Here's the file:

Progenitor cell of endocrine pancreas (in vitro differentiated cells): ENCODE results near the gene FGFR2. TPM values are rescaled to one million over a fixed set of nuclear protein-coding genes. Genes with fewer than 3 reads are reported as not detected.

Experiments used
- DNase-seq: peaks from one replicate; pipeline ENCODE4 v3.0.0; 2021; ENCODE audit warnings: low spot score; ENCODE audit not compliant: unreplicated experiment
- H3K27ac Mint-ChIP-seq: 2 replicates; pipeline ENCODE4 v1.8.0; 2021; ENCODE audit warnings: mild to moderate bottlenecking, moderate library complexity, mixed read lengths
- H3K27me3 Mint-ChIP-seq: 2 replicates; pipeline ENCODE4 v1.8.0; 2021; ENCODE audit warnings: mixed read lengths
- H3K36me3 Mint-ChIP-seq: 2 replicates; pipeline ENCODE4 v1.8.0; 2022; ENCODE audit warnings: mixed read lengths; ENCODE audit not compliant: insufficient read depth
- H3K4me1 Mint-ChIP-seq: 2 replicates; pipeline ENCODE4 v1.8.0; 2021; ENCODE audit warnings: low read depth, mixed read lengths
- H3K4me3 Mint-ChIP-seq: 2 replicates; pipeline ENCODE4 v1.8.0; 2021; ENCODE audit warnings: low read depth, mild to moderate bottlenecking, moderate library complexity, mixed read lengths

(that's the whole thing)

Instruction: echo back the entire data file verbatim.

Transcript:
Progenitor cell of endocrine pancreas (in vitro differentiated cells): ENCODE results near the gene FGFR2. TPM values are rescaled to one million over a fixed set of nuclear protein-coding genes. Genes with fewer than 3 reads are reported as not detected.

Experiments used
- DNase-seq: peaks from one replicate; pipeline ENCODE4 v3.0.0; 2021; ENCODE audit warnings: low spot score; ENCODE audit not compliant: unreplicated experiment
- H3K27ac Mint-ChIP-seq: 2 replicates; pipeline ENCODE4 v1.8.0; 2021; ENCODE audit warnings: mild to moderate bottlenecking, moderate library complexity, mixed read lengths
- H3K27me3 Mint-ChIP-seq: 2 replicates; pipeline ENCODE4 v1.8.0; 2021; ENCODE audit warnings: mixed read lengths
- H3K36me3 Mint-ChIP-seq: 2 replicates; pipeline ENCODE4 v1.8.0; 2022; ENCODE audit warnings: mixed read lengths; ENCODE audit not compliant: insufficient read depth
- H3K4me1 Mint-ChIP-seq: 2 replicates; pipeline ENCODE4 v1.8.0; 2021; ENCODE audit warnings: low read depth, mixed read lengths
- H3K4me3 Mint-ChIP-seq: 2 replicates; pipeline ENCODE4 v1.8.0; 2021; ENCODE audit warnings: low read depth, mild to moderate bottlenecking, moderate library complexity, mixed read lengths